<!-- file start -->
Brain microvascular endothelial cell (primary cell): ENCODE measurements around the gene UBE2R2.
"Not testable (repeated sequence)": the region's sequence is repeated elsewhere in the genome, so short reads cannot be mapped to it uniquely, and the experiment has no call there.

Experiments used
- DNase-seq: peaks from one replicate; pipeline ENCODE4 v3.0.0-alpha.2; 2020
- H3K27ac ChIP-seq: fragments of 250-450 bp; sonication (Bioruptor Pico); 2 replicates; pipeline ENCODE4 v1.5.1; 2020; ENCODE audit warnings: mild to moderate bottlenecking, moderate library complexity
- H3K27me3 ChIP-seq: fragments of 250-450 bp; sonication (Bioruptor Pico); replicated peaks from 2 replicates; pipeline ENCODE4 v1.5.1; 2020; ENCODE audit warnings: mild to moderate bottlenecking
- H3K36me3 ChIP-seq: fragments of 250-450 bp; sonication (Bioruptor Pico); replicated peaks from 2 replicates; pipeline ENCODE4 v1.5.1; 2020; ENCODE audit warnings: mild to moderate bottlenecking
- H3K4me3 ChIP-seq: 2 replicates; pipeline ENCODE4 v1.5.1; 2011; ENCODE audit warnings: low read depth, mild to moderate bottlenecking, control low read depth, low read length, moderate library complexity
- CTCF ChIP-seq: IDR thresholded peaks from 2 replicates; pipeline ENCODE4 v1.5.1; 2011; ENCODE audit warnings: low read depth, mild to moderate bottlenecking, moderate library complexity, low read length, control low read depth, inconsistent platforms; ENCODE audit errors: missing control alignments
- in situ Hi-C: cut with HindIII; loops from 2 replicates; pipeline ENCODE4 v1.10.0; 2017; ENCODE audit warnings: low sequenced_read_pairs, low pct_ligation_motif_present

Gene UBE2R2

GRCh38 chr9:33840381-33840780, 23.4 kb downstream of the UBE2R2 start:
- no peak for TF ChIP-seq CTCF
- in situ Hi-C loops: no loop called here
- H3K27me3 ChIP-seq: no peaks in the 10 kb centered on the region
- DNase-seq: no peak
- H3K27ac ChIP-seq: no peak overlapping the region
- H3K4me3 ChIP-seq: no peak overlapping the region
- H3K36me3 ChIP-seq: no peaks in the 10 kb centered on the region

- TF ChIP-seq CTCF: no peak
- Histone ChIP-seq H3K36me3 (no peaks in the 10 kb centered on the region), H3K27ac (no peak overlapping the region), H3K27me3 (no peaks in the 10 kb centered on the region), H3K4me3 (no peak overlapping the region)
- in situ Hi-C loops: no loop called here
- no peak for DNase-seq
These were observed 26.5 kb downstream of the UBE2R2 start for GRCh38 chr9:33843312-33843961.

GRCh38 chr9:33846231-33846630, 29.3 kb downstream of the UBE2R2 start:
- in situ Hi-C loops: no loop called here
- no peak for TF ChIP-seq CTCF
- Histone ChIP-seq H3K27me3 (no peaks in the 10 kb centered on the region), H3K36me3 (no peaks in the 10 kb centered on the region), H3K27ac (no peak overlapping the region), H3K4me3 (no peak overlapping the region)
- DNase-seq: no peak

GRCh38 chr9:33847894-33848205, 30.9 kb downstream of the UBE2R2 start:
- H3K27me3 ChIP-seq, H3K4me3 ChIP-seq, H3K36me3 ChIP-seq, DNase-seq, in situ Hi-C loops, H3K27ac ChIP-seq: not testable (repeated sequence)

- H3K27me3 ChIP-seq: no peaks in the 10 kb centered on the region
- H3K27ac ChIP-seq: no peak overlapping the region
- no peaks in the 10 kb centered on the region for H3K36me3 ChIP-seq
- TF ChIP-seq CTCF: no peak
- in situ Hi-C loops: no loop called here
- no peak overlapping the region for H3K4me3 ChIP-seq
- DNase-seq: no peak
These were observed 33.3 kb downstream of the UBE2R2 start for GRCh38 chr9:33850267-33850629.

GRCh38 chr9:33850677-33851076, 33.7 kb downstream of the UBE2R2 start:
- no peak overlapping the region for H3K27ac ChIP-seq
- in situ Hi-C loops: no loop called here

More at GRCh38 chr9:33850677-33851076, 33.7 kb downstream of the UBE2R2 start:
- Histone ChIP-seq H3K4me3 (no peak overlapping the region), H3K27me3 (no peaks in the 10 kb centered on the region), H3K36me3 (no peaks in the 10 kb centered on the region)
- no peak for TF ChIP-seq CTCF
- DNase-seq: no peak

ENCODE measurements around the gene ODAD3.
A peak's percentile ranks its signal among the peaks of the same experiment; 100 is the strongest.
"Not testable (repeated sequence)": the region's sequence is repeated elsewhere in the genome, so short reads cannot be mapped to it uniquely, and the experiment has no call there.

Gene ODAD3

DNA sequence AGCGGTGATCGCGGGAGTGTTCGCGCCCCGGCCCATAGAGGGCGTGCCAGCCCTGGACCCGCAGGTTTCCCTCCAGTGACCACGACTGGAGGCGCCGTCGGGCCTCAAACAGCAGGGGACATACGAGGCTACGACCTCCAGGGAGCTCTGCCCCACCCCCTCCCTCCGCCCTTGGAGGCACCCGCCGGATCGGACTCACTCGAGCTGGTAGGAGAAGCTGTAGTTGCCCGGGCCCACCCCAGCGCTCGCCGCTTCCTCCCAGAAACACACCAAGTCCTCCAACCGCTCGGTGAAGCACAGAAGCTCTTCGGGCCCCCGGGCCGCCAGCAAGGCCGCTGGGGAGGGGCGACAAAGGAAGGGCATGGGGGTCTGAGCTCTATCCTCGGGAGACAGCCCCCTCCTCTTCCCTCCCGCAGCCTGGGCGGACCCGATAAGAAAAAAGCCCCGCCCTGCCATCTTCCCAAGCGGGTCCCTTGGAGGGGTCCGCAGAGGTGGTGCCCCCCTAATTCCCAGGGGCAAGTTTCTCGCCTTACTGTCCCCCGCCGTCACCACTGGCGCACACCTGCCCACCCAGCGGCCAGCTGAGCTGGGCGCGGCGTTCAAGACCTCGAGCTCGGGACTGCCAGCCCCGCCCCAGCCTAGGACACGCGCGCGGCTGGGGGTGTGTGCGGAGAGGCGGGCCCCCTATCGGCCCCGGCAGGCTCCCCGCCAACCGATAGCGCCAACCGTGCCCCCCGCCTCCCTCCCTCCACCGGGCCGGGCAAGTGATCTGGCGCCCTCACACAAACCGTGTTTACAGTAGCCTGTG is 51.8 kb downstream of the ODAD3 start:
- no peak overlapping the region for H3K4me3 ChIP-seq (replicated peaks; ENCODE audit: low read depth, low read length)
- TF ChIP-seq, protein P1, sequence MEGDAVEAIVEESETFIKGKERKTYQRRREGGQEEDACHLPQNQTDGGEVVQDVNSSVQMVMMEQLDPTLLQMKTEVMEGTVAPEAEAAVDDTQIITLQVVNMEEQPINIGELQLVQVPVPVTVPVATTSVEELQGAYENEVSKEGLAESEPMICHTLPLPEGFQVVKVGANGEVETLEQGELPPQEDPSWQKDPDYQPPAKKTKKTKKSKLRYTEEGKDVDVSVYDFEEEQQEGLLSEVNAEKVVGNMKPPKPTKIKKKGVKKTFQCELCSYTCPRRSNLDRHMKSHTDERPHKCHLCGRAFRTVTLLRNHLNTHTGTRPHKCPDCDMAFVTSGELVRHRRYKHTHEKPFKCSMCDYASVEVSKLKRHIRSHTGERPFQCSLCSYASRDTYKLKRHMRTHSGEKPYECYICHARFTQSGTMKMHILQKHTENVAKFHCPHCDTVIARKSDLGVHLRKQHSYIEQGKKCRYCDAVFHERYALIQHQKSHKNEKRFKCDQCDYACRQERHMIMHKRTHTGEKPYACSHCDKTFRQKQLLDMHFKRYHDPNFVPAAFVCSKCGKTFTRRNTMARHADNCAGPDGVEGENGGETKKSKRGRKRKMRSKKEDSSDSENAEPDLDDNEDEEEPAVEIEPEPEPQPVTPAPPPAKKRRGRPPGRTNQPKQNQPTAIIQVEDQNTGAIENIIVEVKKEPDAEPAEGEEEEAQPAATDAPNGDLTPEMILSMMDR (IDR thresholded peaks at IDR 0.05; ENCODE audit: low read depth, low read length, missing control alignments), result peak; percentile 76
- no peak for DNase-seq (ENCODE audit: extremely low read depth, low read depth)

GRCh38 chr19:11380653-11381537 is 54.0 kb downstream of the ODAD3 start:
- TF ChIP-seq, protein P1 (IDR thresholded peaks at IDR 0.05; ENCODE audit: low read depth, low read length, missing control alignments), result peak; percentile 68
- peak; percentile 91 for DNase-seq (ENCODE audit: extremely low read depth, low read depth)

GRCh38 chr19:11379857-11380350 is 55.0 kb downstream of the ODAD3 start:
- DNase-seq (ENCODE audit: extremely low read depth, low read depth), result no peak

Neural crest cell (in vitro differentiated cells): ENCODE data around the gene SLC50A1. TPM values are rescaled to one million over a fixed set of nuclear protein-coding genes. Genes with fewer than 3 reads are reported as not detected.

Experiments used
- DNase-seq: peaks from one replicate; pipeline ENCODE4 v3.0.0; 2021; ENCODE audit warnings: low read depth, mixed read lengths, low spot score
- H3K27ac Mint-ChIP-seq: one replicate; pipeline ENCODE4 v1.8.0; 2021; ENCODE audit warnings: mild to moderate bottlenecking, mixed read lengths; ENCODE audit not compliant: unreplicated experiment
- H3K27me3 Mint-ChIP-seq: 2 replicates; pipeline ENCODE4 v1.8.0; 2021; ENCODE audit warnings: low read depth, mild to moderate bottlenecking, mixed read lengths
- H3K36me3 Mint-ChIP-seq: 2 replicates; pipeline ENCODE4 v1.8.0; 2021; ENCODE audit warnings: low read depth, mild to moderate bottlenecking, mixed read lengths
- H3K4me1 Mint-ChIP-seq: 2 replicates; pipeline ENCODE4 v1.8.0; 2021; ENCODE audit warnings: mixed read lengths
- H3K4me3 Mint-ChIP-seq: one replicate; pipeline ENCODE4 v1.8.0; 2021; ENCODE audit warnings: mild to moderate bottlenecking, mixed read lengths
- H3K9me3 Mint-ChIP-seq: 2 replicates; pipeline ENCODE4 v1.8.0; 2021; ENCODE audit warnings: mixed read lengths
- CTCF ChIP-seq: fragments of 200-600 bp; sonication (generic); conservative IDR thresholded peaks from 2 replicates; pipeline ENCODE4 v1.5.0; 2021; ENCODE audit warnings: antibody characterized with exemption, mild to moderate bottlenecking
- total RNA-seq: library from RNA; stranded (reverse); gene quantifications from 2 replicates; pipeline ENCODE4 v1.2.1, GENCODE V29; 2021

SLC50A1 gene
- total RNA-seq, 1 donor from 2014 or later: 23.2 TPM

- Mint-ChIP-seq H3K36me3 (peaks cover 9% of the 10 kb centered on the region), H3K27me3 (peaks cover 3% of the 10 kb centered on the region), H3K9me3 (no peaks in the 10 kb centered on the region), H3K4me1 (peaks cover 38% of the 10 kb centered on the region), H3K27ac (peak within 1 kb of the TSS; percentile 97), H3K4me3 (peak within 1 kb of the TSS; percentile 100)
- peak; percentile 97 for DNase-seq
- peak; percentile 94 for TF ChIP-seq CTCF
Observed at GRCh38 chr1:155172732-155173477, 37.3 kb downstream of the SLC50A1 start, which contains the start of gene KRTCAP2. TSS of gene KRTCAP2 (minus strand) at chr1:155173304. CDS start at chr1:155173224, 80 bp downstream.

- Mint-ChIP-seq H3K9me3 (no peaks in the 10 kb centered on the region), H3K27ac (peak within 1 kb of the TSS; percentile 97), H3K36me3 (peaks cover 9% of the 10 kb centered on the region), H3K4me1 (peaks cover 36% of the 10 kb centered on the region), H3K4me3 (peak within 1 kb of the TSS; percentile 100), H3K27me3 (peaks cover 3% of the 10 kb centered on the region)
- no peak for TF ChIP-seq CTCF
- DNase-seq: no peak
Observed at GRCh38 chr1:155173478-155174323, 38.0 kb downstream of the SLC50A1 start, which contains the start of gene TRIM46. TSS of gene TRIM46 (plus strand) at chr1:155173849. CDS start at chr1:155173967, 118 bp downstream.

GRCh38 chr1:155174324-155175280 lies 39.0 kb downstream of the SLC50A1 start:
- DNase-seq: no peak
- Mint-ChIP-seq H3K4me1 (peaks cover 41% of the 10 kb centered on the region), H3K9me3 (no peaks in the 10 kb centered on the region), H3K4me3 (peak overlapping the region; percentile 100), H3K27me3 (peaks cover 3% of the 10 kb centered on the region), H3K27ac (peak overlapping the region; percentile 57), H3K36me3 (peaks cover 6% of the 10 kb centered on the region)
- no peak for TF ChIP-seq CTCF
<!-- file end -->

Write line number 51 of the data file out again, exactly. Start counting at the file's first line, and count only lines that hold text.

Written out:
DNA sequence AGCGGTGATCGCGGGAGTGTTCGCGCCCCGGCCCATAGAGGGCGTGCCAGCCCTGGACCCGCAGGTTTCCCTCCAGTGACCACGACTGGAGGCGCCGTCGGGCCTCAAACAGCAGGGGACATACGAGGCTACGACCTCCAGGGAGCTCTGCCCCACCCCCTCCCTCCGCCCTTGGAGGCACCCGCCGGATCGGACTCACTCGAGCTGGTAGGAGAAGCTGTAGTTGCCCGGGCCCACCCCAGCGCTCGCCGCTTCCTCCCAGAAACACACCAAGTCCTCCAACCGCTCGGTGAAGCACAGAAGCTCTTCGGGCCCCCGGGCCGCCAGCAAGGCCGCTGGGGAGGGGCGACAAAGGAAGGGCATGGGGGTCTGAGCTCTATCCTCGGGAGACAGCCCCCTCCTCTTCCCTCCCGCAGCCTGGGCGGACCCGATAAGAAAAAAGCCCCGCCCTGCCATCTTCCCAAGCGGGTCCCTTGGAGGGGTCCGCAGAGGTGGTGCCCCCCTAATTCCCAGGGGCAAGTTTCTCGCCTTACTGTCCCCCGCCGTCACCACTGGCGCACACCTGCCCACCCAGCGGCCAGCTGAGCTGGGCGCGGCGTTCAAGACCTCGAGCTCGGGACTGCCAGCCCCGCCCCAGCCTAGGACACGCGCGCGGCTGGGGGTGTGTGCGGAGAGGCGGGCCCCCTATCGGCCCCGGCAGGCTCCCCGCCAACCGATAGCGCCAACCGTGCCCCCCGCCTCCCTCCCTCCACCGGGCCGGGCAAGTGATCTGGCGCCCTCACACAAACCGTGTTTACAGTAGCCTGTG is 51.8 kb downstream of the ODAD3 start: